Archibald Pitcairne was born on 25 December 1652 in Edinburgh and died there. He entered Edinburgh University in 1668 intending to study divinity, but graduated with an arts degree in 1671. Pitcairne then went to France intending to study law, but fell in with a group of medical students in Paris. He studied medicine in France from 1675 and received an MD from Rheims in 1680. Pitcairne held unorthodox views on religion and politics – he was an Episcopalian who viciously satirized the ruling Presbyterians and supported the Jacobite cause – and his career suffered after the 1688 Glorious Revolution. However, he acquired considerable professional pre-eminence. He was one of the founding members of the Royal College of Physicians, Edinburgh, and later received the unusual compliment of election to the College of Surgeons. He had an extensive practice among the Scots gentry. Pitcairne's intellectual abilities were widely recognized. He held a post at Edinburgh University, although he appears not to have taught, held the prestigious chair of practice of medicine at Leiden University between 1691 and 1693, and later taught for the College of Surgeons.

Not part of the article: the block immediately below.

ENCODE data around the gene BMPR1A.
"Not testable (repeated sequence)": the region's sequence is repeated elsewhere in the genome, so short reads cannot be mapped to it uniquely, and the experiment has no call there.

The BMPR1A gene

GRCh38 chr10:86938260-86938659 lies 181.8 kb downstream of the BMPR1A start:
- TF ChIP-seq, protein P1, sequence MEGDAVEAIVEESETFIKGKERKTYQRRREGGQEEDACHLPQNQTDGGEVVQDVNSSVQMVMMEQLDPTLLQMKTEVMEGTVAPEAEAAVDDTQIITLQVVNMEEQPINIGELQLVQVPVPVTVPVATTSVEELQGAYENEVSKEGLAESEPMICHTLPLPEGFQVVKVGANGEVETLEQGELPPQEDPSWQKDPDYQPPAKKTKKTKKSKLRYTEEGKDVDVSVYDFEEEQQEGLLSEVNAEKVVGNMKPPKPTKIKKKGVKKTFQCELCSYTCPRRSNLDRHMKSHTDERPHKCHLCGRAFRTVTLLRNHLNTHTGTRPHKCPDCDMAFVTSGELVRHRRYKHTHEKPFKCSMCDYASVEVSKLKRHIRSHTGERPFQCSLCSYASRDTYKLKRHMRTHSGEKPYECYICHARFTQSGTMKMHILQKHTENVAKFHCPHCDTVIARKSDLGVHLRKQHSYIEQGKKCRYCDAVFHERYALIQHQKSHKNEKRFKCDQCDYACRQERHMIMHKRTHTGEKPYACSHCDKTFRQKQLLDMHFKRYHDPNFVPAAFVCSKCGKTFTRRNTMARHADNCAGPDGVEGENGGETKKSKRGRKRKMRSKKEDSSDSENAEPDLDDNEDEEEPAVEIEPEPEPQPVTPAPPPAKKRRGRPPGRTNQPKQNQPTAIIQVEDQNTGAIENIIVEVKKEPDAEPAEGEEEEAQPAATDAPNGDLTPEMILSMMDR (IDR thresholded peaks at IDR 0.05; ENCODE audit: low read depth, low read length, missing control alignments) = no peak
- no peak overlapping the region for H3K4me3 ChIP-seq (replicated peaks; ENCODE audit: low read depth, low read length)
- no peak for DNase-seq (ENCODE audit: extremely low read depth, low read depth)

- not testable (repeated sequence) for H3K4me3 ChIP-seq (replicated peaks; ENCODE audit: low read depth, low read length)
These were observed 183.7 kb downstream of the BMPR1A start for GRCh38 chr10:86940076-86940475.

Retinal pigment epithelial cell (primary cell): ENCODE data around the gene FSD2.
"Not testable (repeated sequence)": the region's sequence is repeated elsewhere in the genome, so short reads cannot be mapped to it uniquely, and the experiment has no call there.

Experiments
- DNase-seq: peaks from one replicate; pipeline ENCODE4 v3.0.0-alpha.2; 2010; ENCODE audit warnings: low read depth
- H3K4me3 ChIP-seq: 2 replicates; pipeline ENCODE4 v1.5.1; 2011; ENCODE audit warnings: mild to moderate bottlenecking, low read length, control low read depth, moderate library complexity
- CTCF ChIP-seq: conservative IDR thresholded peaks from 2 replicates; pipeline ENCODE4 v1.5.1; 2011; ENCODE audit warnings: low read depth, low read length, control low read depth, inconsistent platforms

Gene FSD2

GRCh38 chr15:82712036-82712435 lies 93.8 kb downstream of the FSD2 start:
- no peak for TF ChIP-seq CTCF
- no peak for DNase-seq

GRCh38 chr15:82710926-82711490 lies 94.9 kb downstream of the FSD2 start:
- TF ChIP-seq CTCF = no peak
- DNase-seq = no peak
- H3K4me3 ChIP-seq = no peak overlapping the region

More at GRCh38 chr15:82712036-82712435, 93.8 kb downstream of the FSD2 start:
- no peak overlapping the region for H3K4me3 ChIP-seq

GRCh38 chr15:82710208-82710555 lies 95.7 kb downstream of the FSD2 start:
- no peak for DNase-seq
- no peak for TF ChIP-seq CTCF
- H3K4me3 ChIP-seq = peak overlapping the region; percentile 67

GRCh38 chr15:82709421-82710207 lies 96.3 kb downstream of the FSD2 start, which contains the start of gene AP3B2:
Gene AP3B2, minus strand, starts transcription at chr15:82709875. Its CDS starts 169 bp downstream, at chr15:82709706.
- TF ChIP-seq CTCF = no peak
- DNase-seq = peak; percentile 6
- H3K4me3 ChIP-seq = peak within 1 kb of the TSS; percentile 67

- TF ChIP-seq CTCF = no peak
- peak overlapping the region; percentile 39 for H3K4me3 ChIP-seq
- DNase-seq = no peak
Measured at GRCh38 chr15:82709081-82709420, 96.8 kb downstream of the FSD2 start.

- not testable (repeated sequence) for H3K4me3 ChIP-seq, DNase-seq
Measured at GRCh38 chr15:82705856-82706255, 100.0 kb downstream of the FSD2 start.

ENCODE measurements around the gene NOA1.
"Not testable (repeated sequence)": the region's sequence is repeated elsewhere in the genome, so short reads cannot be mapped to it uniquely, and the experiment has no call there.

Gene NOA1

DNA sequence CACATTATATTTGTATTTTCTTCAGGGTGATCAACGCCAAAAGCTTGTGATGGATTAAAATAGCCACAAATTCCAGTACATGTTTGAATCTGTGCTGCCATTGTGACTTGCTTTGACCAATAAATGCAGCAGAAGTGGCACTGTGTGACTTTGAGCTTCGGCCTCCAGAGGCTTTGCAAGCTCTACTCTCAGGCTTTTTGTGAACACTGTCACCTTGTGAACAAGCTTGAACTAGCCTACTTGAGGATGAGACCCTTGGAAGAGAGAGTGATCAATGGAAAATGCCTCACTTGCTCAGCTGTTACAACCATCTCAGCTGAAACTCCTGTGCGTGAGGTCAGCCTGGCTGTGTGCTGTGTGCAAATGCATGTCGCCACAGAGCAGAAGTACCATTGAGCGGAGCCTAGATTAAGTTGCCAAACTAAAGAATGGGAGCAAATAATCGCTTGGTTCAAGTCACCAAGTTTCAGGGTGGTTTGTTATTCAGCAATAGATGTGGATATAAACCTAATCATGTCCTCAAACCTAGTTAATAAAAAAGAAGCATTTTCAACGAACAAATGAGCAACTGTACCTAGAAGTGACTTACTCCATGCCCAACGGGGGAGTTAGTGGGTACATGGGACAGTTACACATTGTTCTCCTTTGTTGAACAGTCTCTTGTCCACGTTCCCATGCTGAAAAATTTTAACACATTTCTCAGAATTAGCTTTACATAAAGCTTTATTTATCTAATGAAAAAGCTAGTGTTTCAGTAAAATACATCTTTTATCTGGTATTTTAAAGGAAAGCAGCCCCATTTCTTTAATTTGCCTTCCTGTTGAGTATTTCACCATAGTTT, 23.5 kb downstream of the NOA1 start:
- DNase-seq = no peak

From The Continuum Encyclopedia of British Philosophy in Oxford Reference.